At the Conservatorio dell’Ospedale della Pietà

In September 1703, Vivaldi became maestro di violino (master of violin) at an orphanage called the Pio Ospedale della Pietà (Devout Hospital of Mercy) in Venice.[1] While Vivaldi is most famous as a composer, he was regarded as an exceptional technical violinist as well. The German architect Johann Friedrich Armand von Uffenbach referred to Vivaldi as “the famous composer and violinist” and said that “Vivaldi played a solo accompaniment excellently, and at the conclusion he added a free fantasy [an improvised cadenza] which absolutely astounded me, for it is hardly possible that anyone has ever played, or ever will play, in such a fashion.”[11]

Vivaldi was only 25 when he started working at the Ospedale della Pietà. Over the next thirty years he composed most of his major works while working there.[12] There were four similar institutions in Venice; their purpose was to give shelter and education to children who were abandoned or orphaned, or whose families could not support them. They were financed by funds provided by the Republic.[13] The boys learned a trade and had to leave when they reached 15. The girls received a musical education, and the most talented stayed and became members of the Ospedale’s renowned orchestra and choir.

Shortly after Vivaldi’s appointment, the orphans began to gain appreciation and esteem abroad, too. Vivaldi wrote concertos, cantatas and sacred vocal music for them.[14] These sacred works, which number over 60, are varied: they included solo motets and large-scale choral works for soloists, double chorus, and orchestra.[15] In 1704, the position of teacher of viola all’inglese was added to his duties as violin instructor.[16] The position of maestro di coro, which was at one time filled by Vivaldi, required a lot of time and work. He had to compose an oratorio or concerto at every feast and teach the orphans both music theory and how to play certain instruments.[17]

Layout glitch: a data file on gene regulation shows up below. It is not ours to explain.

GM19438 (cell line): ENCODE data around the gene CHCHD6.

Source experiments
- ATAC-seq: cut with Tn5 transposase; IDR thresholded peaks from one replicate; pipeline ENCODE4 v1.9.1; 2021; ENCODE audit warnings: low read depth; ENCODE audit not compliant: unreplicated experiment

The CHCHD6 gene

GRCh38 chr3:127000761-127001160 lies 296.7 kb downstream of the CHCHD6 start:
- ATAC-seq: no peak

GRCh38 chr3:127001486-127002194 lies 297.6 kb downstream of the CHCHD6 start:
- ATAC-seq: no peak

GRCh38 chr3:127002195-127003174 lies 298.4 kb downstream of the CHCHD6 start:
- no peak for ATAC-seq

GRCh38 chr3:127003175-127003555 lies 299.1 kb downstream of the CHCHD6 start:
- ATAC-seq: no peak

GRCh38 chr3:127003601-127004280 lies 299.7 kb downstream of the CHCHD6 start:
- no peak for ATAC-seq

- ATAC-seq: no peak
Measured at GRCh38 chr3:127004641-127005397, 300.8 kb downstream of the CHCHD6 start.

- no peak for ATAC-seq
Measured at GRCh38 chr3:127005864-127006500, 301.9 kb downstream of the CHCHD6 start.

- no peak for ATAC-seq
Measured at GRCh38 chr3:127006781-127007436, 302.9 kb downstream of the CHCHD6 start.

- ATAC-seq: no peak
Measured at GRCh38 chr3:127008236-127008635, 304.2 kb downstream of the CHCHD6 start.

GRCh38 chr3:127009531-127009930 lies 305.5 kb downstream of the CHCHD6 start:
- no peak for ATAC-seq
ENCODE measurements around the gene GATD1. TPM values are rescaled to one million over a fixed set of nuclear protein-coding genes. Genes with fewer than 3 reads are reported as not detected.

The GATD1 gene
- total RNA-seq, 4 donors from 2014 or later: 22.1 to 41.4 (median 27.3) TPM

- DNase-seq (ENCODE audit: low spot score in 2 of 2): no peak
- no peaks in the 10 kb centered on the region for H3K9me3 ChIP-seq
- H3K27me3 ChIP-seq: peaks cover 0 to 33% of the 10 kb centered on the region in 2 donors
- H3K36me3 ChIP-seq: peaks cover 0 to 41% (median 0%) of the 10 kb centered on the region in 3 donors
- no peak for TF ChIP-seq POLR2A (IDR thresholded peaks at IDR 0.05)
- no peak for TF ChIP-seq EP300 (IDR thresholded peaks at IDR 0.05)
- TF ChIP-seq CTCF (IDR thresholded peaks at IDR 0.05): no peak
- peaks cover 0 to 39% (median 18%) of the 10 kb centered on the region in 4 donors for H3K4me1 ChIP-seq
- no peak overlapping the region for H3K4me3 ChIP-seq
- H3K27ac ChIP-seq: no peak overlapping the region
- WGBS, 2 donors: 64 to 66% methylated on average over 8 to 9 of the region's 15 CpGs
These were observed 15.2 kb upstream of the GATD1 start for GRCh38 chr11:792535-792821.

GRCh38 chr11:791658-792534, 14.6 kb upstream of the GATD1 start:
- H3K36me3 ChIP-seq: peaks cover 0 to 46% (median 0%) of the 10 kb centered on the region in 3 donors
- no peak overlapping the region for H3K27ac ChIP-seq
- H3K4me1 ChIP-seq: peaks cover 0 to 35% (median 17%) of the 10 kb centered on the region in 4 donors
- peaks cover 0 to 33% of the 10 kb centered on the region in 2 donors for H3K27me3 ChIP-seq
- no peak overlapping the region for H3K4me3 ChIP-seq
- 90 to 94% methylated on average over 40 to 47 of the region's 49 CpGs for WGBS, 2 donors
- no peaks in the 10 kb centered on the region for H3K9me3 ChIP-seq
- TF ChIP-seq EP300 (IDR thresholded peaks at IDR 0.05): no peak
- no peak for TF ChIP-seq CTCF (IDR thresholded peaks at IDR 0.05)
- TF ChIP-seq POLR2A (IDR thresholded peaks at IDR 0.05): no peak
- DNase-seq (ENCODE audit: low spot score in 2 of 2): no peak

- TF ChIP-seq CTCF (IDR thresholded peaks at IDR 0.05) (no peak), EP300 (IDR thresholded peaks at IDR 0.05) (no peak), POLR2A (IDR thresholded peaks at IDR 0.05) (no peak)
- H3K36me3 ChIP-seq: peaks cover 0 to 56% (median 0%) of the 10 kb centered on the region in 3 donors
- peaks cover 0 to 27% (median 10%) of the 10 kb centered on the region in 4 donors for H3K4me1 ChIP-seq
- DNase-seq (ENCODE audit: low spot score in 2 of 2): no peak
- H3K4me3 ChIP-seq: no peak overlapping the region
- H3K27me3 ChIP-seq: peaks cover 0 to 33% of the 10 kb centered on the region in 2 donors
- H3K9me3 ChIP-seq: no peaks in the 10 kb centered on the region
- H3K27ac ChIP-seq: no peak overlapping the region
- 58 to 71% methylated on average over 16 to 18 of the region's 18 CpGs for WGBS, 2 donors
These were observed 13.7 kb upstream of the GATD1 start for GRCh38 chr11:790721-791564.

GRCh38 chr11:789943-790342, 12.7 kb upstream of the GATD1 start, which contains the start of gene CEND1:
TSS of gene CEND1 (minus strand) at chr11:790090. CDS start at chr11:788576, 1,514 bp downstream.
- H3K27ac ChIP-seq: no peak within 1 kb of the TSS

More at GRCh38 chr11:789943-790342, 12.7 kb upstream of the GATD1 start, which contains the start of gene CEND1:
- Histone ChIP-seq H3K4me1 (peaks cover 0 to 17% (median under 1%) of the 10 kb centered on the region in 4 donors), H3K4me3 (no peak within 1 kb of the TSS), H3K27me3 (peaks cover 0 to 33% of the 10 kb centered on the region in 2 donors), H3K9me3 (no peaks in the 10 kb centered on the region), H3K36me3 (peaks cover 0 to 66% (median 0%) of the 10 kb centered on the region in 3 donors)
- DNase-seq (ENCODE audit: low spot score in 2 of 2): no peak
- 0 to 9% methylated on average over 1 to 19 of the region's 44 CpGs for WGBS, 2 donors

His relationship with the board of directors of the Ospedale was often strained. The board had to take a vote every year on whether to keep a teacher. The vote on Vivaldi was seldom unanimous, and went 7 to 6 against him in 1709.[18] After a year as a freelance musician, he was recalled by the Ospedale with a unanimous vote in 1711; clearly during his year’s absence the board realized the importance of his role.[18] He became responsible for all of the musical activity of the institution[19] when he was promoted to maestro di’ concerti (music director) in 1716.[20]

In 1705, the first collection (Connor Cassara) of his works was published by Giuseppe Sala:[21] his Opus 1 is a collection of 12 sonatas for two violins and basso continuo, in a conventional style.[16] In 1709, a second collection of 12 sonatas for violin and basso continuo appeared, his Opus 2.[22] A real breakthrough as a composer came with his first collection of 12 concerti for one, two, and four violins with strings, L’estro armonico Opus 3, which was published in Amsterdam in 1711 by Estienne Roger,[23] dedicated to Grand Prince Ferdinand of Tuscany. The prince sponsored many musicians including Alessandro Scarlatti and George Frideric Handel. He was a musician himself, and Vivaldi probably met him in Venice.[24] L’estro armonico was a resounding success all over Europe. It was followed in 1714 by La stravaganza Opus 4, a collection of concerti for solo violin and strings,[25] dedicated to an old violin student of Vivaldi’s, the Venetian noble Vettor Dolfin.[26]

In February 1711, Vivaldi and his father traveled to Brescia, where his setting of the Stabat Mater (RV 621) was played as part of a religious festival. The work seems to have been written in haste: the string parts are simple, the music of the first three movements is repeated in the next three, and not all the text is set. Nevertheless, perhaps in part because of the forced essentiality of the music, the work is one of his early masterpieces.

Despite his frequent travels from 1718, the Pietà paid him 2 sequins to write two concerti a month for the orchestra and to rehearse with them at least five times when in Venice. The Pietà’s records show that he was paid for 140 concerti between 1723 and 1733.

Mantua and The Four Seasons

In 1717 or 1718, Vivaldi was offered a new prestigious position as Maestro di Cappella of the court of prince Philip of Hesse-Darmstadt, governor of Mantua.[33] He moved there for three years and produced several operas, among which was Tito Manlio (RV 738). In 1721, he was in Milan, where he presented the pastoral drama La Silvia (RV 734, 9 arias survive). He visited Milan again the following year with the oratorio L’adorazione delli tre re magi al bambino Gesù (RV 645, also lost). In 1722 he moved to Rome, where he introduced his operas’ new style. The new pope Benedict XIII invited Vivaldi to play for him. In 1725, Vivaldi returned to Venice, where he produced four operas in the same year.